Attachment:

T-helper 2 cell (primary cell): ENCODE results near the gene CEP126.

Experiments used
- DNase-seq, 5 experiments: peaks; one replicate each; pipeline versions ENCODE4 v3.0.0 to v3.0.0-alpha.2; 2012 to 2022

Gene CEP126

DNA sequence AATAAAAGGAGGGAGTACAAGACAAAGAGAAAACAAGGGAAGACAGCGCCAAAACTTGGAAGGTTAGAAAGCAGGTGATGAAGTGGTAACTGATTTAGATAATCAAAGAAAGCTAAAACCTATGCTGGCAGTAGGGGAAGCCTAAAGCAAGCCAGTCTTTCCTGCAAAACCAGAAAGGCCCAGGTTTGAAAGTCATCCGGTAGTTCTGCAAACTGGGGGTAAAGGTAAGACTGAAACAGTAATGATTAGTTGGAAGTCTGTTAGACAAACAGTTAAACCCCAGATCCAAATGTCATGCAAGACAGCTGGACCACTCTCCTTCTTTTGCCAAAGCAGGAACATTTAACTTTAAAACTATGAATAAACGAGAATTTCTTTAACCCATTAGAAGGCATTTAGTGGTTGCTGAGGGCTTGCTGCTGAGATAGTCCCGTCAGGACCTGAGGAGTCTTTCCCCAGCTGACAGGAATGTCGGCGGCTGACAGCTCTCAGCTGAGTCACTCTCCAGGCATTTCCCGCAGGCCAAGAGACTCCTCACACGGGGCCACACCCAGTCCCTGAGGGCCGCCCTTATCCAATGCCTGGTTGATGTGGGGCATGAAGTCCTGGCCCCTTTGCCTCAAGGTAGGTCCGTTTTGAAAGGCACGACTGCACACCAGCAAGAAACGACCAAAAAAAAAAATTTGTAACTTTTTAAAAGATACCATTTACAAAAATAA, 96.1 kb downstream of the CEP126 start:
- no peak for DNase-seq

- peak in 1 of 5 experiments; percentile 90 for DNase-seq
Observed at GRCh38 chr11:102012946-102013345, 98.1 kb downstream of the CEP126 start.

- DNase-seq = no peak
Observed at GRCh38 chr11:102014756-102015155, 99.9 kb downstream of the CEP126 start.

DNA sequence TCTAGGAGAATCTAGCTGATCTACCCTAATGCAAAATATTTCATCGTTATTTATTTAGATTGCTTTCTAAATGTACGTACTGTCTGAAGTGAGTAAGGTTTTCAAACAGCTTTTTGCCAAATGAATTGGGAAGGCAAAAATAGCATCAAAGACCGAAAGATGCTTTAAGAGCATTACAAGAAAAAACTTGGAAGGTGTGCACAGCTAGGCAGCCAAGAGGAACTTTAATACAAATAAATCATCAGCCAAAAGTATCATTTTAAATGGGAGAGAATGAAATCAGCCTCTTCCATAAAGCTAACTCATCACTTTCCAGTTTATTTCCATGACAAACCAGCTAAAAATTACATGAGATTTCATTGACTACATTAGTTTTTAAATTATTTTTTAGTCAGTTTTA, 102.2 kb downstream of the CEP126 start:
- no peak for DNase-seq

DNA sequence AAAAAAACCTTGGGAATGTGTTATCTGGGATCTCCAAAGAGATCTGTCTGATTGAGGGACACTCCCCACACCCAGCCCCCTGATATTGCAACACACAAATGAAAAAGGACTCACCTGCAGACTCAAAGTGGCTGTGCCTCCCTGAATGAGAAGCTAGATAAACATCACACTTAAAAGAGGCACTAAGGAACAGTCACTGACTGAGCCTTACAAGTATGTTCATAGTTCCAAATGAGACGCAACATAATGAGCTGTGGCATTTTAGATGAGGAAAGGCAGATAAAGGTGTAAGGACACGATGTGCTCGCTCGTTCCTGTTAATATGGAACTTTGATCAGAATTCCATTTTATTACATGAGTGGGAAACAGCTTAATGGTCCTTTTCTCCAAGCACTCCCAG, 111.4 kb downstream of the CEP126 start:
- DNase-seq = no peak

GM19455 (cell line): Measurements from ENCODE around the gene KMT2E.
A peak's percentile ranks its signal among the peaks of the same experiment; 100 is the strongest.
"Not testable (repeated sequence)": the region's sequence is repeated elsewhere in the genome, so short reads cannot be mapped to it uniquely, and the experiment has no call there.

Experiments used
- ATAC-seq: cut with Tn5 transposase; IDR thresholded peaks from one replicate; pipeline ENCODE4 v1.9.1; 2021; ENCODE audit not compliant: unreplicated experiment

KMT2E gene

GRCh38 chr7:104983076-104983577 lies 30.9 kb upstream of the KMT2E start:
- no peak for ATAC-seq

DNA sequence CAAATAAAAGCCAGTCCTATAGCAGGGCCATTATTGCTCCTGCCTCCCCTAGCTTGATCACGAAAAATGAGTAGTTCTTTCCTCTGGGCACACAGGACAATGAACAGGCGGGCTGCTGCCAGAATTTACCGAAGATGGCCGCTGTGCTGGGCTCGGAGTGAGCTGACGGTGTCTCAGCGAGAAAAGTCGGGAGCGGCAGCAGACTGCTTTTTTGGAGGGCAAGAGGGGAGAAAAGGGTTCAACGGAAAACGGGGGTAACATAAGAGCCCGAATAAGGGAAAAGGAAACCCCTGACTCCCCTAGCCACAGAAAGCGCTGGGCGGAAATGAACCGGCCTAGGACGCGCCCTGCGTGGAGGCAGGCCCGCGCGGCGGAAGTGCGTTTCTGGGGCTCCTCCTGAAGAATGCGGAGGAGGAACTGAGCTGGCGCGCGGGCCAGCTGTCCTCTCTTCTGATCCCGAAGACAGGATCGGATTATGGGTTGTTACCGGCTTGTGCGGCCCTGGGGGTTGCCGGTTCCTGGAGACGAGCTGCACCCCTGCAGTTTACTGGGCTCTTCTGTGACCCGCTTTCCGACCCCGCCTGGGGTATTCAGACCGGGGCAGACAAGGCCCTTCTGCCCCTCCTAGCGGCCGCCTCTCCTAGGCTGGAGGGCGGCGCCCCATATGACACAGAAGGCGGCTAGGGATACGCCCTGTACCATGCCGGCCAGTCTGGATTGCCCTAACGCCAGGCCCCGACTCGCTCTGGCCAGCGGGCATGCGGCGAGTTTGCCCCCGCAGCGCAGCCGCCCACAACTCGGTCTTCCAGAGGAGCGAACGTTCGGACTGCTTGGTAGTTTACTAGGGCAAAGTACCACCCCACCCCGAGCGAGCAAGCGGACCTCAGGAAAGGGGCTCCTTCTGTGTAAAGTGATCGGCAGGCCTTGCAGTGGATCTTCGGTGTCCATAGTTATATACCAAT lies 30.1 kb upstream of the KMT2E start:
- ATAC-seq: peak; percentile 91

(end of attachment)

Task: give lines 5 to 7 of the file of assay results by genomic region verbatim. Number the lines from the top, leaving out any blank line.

DNA sequence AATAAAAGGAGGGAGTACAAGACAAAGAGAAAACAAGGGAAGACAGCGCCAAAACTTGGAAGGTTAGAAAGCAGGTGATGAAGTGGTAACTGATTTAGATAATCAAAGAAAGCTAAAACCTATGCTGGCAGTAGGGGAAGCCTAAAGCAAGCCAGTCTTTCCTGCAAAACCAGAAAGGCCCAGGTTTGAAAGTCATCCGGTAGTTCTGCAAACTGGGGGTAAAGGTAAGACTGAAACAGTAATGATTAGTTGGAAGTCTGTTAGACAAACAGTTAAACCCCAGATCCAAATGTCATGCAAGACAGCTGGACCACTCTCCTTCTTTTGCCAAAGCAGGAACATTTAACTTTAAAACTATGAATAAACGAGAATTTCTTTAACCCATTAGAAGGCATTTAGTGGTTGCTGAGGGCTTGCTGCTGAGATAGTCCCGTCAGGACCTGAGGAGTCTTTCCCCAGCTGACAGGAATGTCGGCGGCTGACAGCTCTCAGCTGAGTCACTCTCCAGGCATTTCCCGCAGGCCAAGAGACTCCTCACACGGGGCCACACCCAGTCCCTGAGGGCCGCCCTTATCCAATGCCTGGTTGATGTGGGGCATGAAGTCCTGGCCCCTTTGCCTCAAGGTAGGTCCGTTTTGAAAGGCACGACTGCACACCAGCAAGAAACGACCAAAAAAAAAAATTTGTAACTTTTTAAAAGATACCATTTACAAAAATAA, 96.1 kb downstream of the CEP126 start:
- no peak for DNase-seq

- peak in 1 of 5 experiments; percentile 90 for DNase-seq